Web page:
Indeed. And that appear to be precisely what happened in this case, though Hathaway did her damdest to infuse the situation with supreme artistry. It’s Oscar bait for sure, but it’s critics’ bait and audience bait too. A win win for everyone, even with noble Sally right there at the party.

  127. January 18, 2013

    I know this has been alluded to and updated at AD, as well it should be, but I just now looked at the Gold Derby Best Picture predictions of the 24 participants including Sasha.

    It’s 13 to 10 right now with LINCOLN edging out ARGO. Even without the Best Director nomination ARGO continues to sit in a prominent position when prospects are discussed.

    The sole vote that isn’t currently going for either has been cast by Jeff Wells, who continues to predict SILVER LININGS PLAYBOOK.

    What I found quite telling is that Dave Karger (perhaps the biggest LES MIZ fan in the group) now has the musical as his “Number 5″ choice, after having it at No. 1 for quite some time.

  128. rufussondheim
    January 18, 2013

    To be fair Ryan, Daniel Day Lewis practically had his third Oscar “locked” when he was cast in Lincoln. Sure, it wasn’t always definite, but mostly because of the third-Oscar possibility, with a lot of people saying since it would be his third he doesn’t have as much of a shot as some others.

    But I’d say his situation is pretty much the same as Hathaway’s, Hathaway just didn’t have the fortune have having won two previous Oscars.

    ——–

    SO, Ryan, did you release your top 50 and I missed it?

    ———

    This is the phase when the race gets boring. Very little new info comes out, and with the exception of Amour, there are no more movies to see as they’ve all been available for a couple of weeks or more for the vast majority of us.

    The PGA win can’t come soon enough.

  129. Daveylow
    January 18, 2013

    This is based on nothing but I’m sensing Spielberg isn’t going to get best director on Oscar night. And I won’t be surprised if he loses the DGA either. Of course, he can’t get the BAFTA.

  130. Daveylow
    January 18, 2013

    I still would have loved to have seen Liam Neeson’s Lincoln.

  131. Odee
    January 18, 2013

    Silver Linings can win for the very same reasons that Shakespeare won. Good movie, safe and easy to relate to, but hardly the best picture. But, does it really matter? It’s going to come down to the vote and to some extent, the others are polarizing.

    There is no question that Lincoln is superior to SLP, but it’s a bit literal for some. It’s kind of a throwback, a la 1966 type movie, where it could and would have given A Man for All Seasons a run for its money and as good as that was, it probably could never win best picture in modern times.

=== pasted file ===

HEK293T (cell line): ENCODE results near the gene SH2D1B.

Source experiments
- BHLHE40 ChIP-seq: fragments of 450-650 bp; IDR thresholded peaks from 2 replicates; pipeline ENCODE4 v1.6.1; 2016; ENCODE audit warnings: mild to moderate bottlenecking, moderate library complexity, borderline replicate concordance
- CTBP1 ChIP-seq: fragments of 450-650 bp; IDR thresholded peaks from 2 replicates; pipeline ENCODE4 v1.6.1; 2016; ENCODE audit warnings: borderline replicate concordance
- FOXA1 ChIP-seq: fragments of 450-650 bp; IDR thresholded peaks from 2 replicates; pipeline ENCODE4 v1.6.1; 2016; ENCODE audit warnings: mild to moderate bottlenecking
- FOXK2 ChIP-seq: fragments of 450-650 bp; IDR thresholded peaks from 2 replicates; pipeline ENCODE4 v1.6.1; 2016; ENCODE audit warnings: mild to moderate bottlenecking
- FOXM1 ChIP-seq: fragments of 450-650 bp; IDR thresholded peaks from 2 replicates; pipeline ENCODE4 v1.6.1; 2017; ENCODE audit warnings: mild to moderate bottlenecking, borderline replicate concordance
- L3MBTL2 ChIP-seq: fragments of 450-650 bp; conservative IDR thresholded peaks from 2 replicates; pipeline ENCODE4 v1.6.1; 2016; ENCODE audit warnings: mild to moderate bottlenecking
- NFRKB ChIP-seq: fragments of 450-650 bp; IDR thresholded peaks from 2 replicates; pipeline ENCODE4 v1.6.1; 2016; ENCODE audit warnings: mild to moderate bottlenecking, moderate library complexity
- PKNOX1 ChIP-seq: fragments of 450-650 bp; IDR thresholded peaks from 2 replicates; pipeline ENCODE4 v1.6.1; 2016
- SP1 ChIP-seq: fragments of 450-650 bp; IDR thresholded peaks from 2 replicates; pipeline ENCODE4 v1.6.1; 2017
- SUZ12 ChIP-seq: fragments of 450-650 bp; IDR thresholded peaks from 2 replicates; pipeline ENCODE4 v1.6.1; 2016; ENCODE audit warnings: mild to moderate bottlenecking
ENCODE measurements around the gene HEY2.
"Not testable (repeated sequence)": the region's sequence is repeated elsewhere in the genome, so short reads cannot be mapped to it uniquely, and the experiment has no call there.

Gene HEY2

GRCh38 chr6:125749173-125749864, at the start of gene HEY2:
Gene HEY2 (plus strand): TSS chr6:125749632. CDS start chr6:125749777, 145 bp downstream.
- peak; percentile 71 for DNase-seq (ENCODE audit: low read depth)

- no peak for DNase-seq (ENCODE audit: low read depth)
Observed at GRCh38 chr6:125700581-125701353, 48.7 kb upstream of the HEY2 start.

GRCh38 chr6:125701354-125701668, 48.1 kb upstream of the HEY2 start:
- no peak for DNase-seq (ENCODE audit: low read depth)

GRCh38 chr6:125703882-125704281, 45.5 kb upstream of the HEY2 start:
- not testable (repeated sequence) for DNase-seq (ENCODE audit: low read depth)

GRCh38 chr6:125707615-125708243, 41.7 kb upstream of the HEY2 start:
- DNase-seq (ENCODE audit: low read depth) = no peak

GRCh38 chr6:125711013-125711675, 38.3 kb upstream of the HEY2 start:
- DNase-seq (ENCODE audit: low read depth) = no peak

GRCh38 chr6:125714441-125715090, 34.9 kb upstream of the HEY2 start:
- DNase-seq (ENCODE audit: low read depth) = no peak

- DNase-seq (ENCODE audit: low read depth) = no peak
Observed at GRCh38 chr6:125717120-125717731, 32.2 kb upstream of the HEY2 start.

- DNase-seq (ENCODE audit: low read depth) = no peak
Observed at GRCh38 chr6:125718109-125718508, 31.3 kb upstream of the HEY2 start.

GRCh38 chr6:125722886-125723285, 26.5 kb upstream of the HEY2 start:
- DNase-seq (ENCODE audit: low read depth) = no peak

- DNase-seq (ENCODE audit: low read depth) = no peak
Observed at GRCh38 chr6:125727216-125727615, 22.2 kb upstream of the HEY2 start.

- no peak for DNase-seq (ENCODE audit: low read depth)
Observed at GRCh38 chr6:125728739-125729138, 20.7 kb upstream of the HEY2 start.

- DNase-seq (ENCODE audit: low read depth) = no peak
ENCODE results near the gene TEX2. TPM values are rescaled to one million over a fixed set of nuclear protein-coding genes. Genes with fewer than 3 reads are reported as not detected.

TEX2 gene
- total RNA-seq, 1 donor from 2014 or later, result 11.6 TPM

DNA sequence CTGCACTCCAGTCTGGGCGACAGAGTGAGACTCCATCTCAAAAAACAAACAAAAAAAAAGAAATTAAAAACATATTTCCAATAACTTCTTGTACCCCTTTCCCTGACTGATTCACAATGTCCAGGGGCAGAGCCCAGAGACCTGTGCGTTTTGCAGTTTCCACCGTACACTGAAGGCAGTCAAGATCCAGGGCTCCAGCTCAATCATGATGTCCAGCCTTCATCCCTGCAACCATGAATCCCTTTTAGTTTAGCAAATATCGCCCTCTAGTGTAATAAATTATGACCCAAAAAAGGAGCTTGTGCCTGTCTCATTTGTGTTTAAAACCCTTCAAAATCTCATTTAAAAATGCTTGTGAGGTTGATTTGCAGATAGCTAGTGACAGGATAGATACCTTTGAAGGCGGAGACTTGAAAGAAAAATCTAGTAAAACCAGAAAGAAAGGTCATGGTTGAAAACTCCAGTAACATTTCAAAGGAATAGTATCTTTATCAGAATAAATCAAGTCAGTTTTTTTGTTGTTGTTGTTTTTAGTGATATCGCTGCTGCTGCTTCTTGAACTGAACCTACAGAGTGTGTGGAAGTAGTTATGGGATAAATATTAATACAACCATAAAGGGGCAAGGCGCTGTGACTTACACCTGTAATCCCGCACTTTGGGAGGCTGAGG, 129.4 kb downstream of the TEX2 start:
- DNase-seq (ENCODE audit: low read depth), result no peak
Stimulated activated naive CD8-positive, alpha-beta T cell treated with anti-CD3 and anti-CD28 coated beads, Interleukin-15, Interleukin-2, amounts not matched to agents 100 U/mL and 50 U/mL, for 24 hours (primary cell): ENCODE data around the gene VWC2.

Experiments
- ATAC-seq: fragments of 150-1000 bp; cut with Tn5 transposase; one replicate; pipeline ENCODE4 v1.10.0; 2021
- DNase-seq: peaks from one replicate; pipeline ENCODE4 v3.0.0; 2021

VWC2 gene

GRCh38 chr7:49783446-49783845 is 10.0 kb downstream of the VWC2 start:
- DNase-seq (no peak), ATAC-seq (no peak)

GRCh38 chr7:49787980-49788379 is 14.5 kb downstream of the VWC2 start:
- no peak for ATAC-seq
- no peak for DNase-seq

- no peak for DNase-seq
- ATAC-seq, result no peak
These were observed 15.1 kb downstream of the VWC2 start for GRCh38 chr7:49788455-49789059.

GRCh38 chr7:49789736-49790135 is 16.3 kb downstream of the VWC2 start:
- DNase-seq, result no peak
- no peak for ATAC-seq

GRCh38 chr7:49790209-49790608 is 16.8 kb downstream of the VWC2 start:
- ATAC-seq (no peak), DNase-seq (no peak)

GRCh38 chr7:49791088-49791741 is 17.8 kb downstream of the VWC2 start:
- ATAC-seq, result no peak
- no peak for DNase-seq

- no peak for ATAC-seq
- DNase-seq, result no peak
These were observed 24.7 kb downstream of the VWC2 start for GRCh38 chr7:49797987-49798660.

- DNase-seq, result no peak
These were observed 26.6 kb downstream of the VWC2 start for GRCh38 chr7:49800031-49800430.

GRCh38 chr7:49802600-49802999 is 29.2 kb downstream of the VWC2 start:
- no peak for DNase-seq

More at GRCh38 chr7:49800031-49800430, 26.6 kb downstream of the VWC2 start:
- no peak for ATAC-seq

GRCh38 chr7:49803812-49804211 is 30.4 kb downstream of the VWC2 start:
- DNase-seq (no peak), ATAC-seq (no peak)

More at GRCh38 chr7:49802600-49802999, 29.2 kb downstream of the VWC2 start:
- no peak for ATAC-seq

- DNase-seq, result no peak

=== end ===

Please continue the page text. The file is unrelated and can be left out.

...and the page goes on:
Beast is too unconventional to win, and I just don’t see a musical this year, so it’s looking like Argo, or Lincoln. I don’t think Harvey will get a hat trick.

  132. January 18, 2013

    Since it can’t really be about “best” it has to be about numbers, statistics and all of those things that won’t break your heart when you see how they turn out.

    An Oscar mantra I silently repeat to myself at least once a day during the thick of things. Couldn’t of wrote it better.

    My groggy early predictions:

    Best Picture: Lincoln (alt. Argo)
    Best Director: Michael Haneke (alt. David O. Russell)
    Best Actress: Jennifer Lawrence (alt. Jessica Chastain)
    Best Actor: Daniel Day-Lewis (alt. lol)
    Best Supporting Actor: Philip Seymour Hoffman (alt. Tommy Lee Jones)
    Best Supporting Actress: Anne Hathaway (alt. lol)
    Best Foreign Film: Amour (alt. War Witch)
    Best Documentary: How to Survive a Plaque (alt. 5 Broken Cameras)
    Best Animated Film: Brave (alt. ParaNorman)
    Best Cinematography: Life of Pi (alt. Django Unchained)
    Original Screenplay: Quentin Tarantino (alt. Michael Haneke)
    Adapted Screenplay: Tony Kushner (alt. David O’Russell)
    Best Editing: Zero Dark Thirty (alt. Argo)
    Best Production Design: Anna Karenina (alt. Lincoln)
    Best Costumes: Anna Karenina (alt. Mirror Mirror)
    Best Make-Up: Les Miserables (alt. Hitchcock)
    Best Sound Mixing: Les Miserables (alt. Life of Pi)
    Best Sound Editing: Life of Pi (alt. Skyfall)
    Best Score: Life of Pi (alt. Argo)
    Best Song: Skyfall (alt. Suddenly)
    Best Visual Effects: Life of Pi (alt. The Hobbit)

    Best Doc Short: no clue
    Best Live Action Short: no clue
    Best Animated Short: no clue

  133. January 18, 2013

    “I still would have loved to have seen Liam Neeson’s Lincoln.” Is that another euphemism for “Evian bottle”? LOL. Where’s my mind this morning?

  134. montfort
    January 18, 2013